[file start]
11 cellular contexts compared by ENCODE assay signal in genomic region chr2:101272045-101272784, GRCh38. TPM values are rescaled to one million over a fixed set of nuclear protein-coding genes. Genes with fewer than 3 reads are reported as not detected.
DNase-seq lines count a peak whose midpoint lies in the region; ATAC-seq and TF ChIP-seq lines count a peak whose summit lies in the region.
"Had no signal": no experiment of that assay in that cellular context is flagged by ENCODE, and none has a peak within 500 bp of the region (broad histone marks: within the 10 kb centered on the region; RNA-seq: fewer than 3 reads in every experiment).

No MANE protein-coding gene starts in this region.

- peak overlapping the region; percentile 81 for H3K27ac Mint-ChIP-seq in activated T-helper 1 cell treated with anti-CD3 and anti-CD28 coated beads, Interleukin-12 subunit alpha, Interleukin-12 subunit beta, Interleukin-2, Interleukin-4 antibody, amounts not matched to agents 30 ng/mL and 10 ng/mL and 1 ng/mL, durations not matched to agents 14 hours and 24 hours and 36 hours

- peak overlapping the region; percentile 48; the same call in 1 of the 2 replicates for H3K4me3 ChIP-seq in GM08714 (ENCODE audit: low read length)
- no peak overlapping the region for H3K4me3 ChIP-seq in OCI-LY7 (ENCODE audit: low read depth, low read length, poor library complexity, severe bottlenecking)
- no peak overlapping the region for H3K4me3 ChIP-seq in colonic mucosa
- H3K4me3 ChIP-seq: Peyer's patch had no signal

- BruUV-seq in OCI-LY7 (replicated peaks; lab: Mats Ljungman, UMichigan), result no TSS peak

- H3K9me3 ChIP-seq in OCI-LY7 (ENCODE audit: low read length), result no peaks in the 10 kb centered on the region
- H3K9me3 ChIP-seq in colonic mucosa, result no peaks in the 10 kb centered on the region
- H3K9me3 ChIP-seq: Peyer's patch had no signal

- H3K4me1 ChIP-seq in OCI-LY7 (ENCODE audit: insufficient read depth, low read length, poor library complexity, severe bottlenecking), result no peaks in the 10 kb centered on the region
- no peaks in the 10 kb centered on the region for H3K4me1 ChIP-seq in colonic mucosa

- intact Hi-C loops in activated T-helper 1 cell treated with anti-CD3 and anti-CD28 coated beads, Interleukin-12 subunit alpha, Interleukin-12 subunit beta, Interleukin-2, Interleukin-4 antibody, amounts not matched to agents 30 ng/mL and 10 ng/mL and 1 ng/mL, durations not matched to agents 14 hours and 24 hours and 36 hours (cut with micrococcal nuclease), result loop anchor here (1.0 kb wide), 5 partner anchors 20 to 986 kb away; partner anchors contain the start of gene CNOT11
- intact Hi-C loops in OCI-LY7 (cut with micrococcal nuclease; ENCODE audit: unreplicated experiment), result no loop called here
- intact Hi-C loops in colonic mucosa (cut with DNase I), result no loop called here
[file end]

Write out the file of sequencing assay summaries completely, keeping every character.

11 cellular contexts compared by ENCODE assay signal in genomic region chr2:101272045-101272784, GRCh38. TPM values are rescaled to one million over a fixed set of nuclear protein-coding genes. Genes with fewer than 3 reads are reported as not detected.
DNase-seq lines count a peak whose midpoint lies in the region; ATAC-seq and TF ChIP-seq lines count a peak whose summit lies in the region.
"Had no signal": no experiment of that assay in that cellular context is flagged by ENCODE, and none has a peak within 500 bp of the region (broad histone marks: within the 10 kb centered on the region; RNA-seq: fewer than 3 reads in every experiment).

No MANE protein-coding gene starts in this region.

- peak overlapping the region; percentile 81 for H3K27ac Mint-ChIP-seq in activated T-helper 1 cell treated with anti-CD3 and anti-CD28 coated beads, Interleukin-12 subunit alpha, Interleukin-12 subunit beta, Interleukin-2, Interleukin-4 antibody, amounts not matched to agents 30 ng/mL and 10 ng/mL and 1 ng/mL, durations not matched to agents 14 hours and 24 hours and 36 hours

- peak overlapping the region; percentile 48; the same call in 1 of the 2 replicates for H3K4me3 ChIP-seq in GM08714 (ENCODE audit: low read length)
- no peak overlapping the region for H3K4me3 ChIP-seq in OCI-LY7 (ENCODE audit: low read depth, low read length, poor library complexity, severe bottlenecking)
- no peak overlapping the region for H3K4me3 ChIP-seq in colonic mucosa
- H3K4me3 ChIP-seq: Peyer's patch had no signal

- BruUV-seq in OCI-LY7 (replicated peaks; lab: Mats Ljungman, UMichigan), result no TSS peak

- H3K9me3 ChIP-seq in OCI-LY7 (ENCODE audit: low read length), result no peaks in the 10 kb centered on the region
- H3K9me3 ChIP-seq in colonic mucosa, result no peaks in the 10 kb centered on the region
- H3K9me3 ChIP-seq: Peyer's patch had no signal

- H3K4me1 ChIP-seq in OCI-LY7 (ENCODE audit: insufficient read depth, low read length, poor library complexity, severe bottlenecking), result no peaks in the 10 kb centered on the region
- no peaks in the 10 kb centered on the region for H3K4me1 ChIP-seq in colonic mucosa

- intact Hi-C loops in activated T-helper 1 cell treated with anti-CD3 and anti-CD28 coated beads, Interleukin-12 subunit alpha, Interleukin-12 subunit beta, Interleukin-2, Interleukin-4 antibody, amounts not matched to agents 30 ng/mL and 10 ng/mL and 1 ng/mL, durations not matched to agents 14 hours and 24 hours and 36 hours (cut with micrococcal nuclease), result loop anchor here (1.0 kb wide), 5 partner anchors 20 to 986 kb away; partner anchors contain the start of gene CNOT11
- intact Hi-C loops in OCI-LY7 (cut with micrococcal nuclease; ENCODE audit: unreplicated experiment), result no loop called here
- intact Hi-C loops in colonic mucosa (cut with DNase I), result no loop called here